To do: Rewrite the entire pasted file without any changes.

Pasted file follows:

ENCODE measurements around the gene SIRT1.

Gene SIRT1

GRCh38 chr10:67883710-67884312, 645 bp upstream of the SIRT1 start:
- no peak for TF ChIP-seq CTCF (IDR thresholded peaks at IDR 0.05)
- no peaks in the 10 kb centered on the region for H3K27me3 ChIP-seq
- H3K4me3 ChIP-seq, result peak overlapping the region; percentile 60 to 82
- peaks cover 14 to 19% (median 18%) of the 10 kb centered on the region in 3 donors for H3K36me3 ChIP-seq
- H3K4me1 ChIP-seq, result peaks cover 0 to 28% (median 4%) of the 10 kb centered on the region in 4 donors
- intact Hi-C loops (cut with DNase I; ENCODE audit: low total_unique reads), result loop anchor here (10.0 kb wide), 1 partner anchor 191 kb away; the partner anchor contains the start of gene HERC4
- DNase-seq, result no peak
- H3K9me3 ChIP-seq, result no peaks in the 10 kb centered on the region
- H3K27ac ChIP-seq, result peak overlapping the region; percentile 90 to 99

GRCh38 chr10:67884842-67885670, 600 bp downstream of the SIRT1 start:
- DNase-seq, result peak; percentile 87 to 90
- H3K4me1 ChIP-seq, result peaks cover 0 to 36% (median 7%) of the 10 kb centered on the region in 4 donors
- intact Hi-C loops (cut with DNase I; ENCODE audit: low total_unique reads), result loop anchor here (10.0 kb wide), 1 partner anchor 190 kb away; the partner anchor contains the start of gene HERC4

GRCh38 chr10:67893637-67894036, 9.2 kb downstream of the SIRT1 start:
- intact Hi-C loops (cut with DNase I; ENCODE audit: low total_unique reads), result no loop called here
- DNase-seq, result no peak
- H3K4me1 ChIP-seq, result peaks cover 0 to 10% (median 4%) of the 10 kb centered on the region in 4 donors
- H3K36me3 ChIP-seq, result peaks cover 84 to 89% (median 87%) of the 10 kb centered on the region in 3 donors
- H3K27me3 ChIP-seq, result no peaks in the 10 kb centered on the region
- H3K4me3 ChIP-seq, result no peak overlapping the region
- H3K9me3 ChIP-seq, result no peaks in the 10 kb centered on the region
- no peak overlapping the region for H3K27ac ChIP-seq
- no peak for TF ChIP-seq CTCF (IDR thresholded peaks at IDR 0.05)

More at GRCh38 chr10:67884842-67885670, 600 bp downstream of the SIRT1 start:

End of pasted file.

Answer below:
ENCODE measurements around the gene SIRT1.

Gene SIRT1

GRCh38 chr10:67883710-67884312, 645 bp upstream of the SIRT1 start:
- no peak for TF ChIP-seq CTCF (IDR thresholded peaks at IDR 0.05)
- no peaks in the 10 kb centered on the region for H3K27me3 ChIP-seq
- H3K4me3 ChIP-seq, result peak overlapping the region; percentile 60 to 82
- peaks cover 14 to 19% (median 18%) of the 10 kb centered on the region in 3 donors for H3K36me3 ChIP-seq
- H3K4me1 ChIP-seq, result peaks cover 0 to 28% (median 4%) of the 10 kb centered on the region in 4 donors
- intact Hi-C loops (cut with DNase I; ENCODE audit: low total_unique reads), result loop anchor here (10.0 kb wide), 1 partner anchor 191 kb away; the partner anchor contains the start of gene HERC4
- DNase-seq, result no peak
- H3K9me3 ChIP-seq, result no peaks in the 10 kb centered on the region
- H3K27ac ChIP-seq, result peak overlapping the region; percentile 90 to 99

GRCh38 chr10:67884842-67885670, 600 bp downstream of the SIRT1 start:
- DNase-seq, result peak; percentile 87 to 90
- H3K4me1 ChIP-seq, result peaks cover 0 to 36% (median 7%) of the 10 kb centered on the region in 4 donors
- intact Hi-C loops (cut with DNase I; ENCODE audit: low total_unique reads), result loop anchor here (10.0 kb wide), 1 partner anchor 190 kb away; the partner anchor contains the start of gene HERC4

GRCh38 chr10:67893637-67894036, 9.2 kb downstream of the SIRT1 start:
- intact Hi-C loops (cut with DNase I; ENCODE audit: low total_unique reads), result no loop called here
- DNase-seq, result no peak
- H3K4me1 ChIP-seq, result peaks cover 0 to 10% (median 4%) of the 10 kb centered on the region in 4 donors
- H3K36me3 ChIP-seq, result peaks cover 84 to 89% (median 87%) of the 10 kb centered on the region in 3 donors
- H3K27me3 ChIP-seq, result no peaks in the 10 kb centered on the region
- H3K4me3 ChIP-seq, result no peak overlapping the region
- H3K9me3 ChIP-seq, result no peaks in the 10 kb centered on the region
- no peak overlapping the region for H3K27ac ChIP-seq
- no peak for TF ChIP-seq CTCF (IDR thresholded peaks at IDR 0.05)

More at GRCh38 chr10:67884842-67885670, 600 bp downstream of the SIRT1 start: